“Nobody said it would be easy for Japan to un-doom itself.”
In fact, it’s likely impossible. Japan has existed in a sort of “economic no man’s land” for the past two decades, perpetuated by a print-first monetary policy.
Nothing in politics is new… except for the euphemisms.
Premise: In math, science and technology, learning is linear. Each idea gets built on the innovations that have gone before it. In politics and economics, as in love and war, we keep making the same dumb mistakes over again.
Exhibit A: Yesterday’s Financial Times’ spin on our favorite Pacific island experiment with Democratic capitalism: Japan’s Prime Minister Shinzo “Abe Unveils ‘Third Arrow’ Reforms of Low Tax and Deregulation.” We read the piece… so you don’t have to. We’ll do our best to spare you the cheesy archery quips replete in the article.
“Shinzo Abe, Japan’s prime minister,” the FT reported, “finished outlining his economic reform plans on Wednesday by promising to relax rules governing the sale of nonprescription drugs and allow selected cities to experiment with lower taxes and deregulation. The proposals [are] included in a broad ‘national growth strategy’ that the government plans to approve next week.”
It’s about time. Finally, somebody’s going to do something about the darn Japanese economy.
“It might be necessary for the president, by executive order, to declare a national emergency.”
We’re not usually given to interviewing someone who would write a sentence like this — especially when it appears in a memo seen by some of the president’s most trusted advisers. But there we were in Lewis Lehrman’s living room in Greenwich, Conn. To storm out now, video crew in tow, would be impolite.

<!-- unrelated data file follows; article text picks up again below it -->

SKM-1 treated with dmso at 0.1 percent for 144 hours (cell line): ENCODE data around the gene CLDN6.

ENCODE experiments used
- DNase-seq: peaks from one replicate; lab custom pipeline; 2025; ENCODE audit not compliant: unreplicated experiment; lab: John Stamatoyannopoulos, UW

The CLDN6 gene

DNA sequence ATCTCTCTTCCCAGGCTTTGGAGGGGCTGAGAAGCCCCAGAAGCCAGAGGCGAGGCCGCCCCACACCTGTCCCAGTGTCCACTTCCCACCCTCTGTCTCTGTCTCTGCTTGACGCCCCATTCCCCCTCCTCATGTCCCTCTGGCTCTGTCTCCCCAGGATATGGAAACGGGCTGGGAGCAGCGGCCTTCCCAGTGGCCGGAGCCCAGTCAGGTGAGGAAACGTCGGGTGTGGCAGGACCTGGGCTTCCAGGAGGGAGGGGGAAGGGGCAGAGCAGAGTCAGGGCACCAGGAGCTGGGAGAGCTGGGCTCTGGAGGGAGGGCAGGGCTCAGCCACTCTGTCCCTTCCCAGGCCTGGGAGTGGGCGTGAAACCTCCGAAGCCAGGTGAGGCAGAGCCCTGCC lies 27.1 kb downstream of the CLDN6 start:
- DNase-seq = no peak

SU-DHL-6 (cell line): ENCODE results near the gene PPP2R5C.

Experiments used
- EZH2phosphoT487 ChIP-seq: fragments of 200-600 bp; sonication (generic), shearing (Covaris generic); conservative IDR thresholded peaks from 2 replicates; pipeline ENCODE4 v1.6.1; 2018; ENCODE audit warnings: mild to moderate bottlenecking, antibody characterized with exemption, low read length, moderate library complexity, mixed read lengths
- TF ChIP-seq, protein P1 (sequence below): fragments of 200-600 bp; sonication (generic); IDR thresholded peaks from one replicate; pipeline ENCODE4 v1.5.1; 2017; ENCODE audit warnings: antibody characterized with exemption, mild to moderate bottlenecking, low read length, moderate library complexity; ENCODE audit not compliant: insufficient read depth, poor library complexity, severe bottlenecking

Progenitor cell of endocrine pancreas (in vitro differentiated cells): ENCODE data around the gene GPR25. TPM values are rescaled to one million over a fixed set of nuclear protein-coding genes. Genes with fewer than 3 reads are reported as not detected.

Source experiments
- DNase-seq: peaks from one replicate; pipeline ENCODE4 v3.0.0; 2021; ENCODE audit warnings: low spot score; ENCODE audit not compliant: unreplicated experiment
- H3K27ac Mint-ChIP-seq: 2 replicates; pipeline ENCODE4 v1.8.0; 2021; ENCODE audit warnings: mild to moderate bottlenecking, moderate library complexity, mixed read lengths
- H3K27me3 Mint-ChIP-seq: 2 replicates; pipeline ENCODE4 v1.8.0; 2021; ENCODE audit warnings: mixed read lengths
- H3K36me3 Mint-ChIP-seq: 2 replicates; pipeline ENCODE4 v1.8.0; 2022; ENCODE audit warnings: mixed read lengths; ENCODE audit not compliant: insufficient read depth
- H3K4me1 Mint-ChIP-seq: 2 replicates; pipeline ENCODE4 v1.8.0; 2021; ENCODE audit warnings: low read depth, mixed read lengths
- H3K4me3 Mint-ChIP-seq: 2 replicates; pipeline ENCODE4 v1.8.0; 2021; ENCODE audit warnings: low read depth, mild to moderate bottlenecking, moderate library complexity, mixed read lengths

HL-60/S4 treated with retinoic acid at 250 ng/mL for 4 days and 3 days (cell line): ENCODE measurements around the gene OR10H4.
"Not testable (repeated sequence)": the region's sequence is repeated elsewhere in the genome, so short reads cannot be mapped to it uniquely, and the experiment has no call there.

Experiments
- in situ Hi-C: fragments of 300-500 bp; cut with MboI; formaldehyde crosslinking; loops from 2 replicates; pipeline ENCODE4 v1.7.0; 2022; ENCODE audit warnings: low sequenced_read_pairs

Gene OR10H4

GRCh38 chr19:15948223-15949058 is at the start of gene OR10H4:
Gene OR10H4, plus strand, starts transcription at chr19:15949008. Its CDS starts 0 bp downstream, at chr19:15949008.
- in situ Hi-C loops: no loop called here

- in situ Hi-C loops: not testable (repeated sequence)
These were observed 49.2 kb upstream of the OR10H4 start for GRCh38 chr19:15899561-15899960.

Besides, Mr. Lehrman is no ordinary policy wonk. His lifetime — now nearly 75 years long — has spanned Main Street, Wall Street and Washington. And he was clearly onto something: If the class of individuals known as “policymakers” in Washington, D.C., are serious about creating “sustainable economic growth,” he has the ideal blueprint.
We’ll share that blueprint — and why he’s optimistic it will become reality sooner or later, despite his hard-knocks experience within the belly of the beast.
Reagan’s Revolution That Wasn’t: The “National Economic Emergency” That Was Never Declared… and the Reforms That Never Got Done
First, let’s set the quote with which we began in context: At age 42, Mr. Lehrman found himself in the heady company of Ronald Reagan’s most trusted advisers — at the moment in November 1980 when Reagan had won the White House.
Less than 48 hours after victory was secured, Mr. Lehrman penned a memo in which he suggested the new president declare a national economic emergency. But draconian measures like wage and price controls were the furthest thing from his mind. “On the contrary,” he wrote, “the new program for economic renewal will deal with the crisis by a systematic reformation of economic institutions.”